Overcome Biases and Blind Spots in Decision Making
The best decision makers actively counter the unconscious and hidden biases that hold them and their organizations back. The author details several steps for doing that, starting with "increase self-awareness." Being conscious of reactions, responses, and judgments made throughout a typical day, and noting the different situations and individuals, can help. When people encounter differences, they sometimes make judgments, writes the author, Dr. Melinda Fouts, an executive coach. If that happens, people should ask themselves: Is this one of my biases? Is my judgment warranted? A classic example of this is gender bias, where a person might believe that one gender can do a certain job better than another gender.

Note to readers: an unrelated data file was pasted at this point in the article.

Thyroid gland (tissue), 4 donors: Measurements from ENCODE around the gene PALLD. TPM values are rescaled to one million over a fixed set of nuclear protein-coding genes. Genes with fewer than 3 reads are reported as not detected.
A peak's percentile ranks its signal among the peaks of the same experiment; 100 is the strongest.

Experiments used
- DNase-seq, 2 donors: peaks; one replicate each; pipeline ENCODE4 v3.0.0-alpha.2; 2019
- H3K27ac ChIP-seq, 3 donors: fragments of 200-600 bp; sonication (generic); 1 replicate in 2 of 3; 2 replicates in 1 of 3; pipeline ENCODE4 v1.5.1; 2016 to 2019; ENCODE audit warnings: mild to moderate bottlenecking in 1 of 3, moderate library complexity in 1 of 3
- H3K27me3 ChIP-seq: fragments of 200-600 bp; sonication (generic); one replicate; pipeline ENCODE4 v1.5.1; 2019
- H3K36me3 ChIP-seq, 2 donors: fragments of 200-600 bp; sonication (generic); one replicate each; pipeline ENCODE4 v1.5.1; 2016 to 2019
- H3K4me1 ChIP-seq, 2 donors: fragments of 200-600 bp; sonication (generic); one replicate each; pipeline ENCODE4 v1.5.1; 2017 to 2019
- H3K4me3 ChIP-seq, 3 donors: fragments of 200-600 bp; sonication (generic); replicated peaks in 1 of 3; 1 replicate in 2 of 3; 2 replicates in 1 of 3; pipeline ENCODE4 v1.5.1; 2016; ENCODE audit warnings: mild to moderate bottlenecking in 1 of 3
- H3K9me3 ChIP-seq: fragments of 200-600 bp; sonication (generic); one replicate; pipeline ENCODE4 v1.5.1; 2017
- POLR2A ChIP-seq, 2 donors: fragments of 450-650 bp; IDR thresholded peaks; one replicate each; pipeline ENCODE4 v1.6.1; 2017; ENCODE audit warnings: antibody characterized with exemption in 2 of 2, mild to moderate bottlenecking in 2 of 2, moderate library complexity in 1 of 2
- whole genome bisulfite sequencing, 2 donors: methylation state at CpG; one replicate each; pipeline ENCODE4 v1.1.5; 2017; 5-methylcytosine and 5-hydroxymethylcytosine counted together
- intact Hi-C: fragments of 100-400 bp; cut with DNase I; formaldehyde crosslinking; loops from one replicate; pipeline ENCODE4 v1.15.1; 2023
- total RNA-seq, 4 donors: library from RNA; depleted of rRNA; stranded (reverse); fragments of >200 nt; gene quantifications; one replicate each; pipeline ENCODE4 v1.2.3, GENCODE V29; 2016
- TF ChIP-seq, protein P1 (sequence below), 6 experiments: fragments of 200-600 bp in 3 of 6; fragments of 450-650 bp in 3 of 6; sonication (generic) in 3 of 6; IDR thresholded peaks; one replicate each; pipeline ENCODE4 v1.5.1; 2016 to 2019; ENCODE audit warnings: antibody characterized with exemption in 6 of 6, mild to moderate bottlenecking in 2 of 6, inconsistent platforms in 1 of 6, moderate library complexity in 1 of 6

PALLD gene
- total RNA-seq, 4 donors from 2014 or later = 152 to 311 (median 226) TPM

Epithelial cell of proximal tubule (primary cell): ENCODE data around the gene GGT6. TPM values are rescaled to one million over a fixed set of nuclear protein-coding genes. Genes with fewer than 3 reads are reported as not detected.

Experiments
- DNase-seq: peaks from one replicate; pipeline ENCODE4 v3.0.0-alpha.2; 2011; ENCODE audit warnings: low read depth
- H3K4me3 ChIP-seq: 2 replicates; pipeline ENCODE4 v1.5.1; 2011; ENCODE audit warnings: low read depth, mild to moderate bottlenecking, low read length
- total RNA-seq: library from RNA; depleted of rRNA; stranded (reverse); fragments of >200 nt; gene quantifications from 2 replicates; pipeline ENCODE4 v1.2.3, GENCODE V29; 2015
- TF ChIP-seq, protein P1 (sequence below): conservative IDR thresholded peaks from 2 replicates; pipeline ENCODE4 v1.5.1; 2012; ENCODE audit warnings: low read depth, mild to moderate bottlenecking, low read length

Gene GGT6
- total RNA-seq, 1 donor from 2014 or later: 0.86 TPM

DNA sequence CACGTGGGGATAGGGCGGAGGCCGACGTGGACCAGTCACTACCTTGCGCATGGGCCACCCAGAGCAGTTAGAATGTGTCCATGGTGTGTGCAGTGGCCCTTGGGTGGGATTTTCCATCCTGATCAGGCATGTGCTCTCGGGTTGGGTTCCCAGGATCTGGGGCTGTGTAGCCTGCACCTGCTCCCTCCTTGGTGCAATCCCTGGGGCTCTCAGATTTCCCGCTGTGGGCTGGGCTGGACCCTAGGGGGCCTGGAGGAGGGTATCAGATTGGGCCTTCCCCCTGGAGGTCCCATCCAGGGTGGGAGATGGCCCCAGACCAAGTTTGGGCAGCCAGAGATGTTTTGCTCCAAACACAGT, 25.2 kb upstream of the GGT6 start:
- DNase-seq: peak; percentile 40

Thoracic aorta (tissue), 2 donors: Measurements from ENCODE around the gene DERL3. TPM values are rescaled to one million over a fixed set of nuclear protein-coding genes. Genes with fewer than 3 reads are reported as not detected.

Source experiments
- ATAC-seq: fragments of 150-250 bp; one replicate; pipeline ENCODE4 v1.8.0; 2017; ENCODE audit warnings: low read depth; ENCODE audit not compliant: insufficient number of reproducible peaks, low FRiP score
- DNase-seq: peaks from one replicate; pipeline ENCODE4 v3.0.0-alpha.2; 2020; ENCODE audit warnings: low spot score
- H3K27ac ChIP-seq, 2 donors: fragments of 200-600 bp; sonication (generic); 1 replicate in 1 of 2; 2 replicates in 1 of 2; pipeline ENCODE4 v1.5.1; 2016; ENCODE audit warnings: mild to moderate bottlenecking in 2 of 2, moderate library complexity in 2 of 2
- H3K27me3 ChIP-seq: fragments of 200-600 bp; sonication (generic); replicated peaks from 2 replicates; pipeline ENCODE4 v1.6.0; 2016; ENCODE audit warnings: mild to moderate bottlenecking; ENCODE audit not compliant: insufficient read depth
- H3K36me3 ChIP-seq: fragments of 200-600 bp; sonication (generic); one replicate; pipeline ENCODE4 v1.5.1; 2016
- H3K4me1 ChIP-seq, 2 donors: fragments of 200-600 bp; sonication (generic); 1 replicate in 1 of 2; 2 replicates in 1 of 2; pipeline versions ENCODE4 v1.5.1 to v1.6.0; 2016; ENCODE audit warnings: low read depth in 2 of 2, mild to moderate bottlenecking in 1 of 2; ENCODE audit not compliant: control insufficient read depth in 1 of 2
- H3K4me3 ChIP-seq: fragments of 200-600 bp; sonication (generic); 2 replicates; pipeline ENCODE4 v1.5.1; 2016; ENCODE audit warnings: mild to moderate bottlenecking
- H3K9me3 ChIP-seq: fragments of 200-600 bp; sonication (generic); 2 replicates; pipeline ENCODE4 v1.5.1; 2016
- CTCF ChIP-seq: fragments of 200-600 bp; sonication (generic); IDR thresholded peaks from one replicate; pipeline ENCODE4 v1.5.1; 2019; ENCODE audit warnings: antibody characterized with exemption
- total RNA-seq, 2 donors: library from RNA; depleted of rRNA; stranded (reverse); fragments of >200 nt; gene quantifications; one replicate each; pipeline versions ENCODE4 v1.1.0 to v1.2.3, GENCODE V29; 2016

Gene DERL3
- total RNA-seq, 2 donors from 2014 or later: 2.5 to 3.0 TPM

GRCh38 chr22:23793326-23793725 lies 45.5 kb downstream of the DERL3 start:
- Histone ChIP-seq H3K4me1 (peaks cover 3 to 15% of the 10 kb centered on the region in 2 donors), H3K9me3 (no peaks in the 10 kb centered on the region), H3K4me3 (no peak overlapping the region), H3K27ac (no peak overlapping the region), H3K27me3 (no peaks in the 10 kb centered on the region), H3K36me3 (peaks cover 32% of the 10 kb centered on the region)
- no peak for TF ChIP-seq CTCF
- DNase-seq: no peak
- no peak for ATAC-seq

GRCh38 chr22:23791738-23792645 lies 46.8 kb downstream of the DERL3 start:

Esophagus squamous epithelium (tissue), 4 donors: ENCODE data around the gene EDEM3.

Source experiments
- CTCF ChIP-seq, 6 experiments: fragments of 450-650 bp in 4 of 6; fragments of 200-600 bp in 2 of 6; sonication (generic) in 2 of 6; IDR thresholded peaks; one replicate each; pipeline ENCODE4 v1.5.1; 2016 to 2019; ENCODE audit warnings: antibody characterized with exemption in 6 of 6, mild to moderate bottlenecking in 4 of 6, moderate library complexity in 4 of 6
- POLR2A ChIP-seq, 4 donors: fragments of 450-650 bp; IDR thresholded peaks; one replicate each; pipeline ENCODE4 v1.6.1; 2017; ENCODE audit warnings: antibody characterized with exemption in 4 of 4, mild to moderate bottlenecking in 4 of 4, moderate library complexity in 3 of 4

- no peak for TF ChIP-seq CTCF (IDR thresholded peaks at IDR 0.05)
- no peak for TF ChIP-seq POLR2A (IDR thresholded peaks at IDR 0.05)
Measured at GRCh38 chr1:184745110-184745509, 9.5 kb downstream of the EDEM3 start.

Second, people should identify who and what makes them uncomfortable. This requires a certain amount of curiosity. One should ask: "What is it really that makes me respond this way to this person? Is there a bias toward them and, if so, what is that bias?" Also, people should recognize how comfortable or uncomfortable they are when someone else has a completely different view on an issue. Being aware of any discomfort with their views will provide insight into any unconscious biases. Third, decision-makers should educate themselves on the many different biases. These include “confirmation bias,” where people seek information that supports their beliefs; "anchoring bias," where people are influenced by the first idea presented; and "overconfidence bias,” where an individual thinks their solution is the right one.
Forbes (10/09/18) Fouts, Melinda
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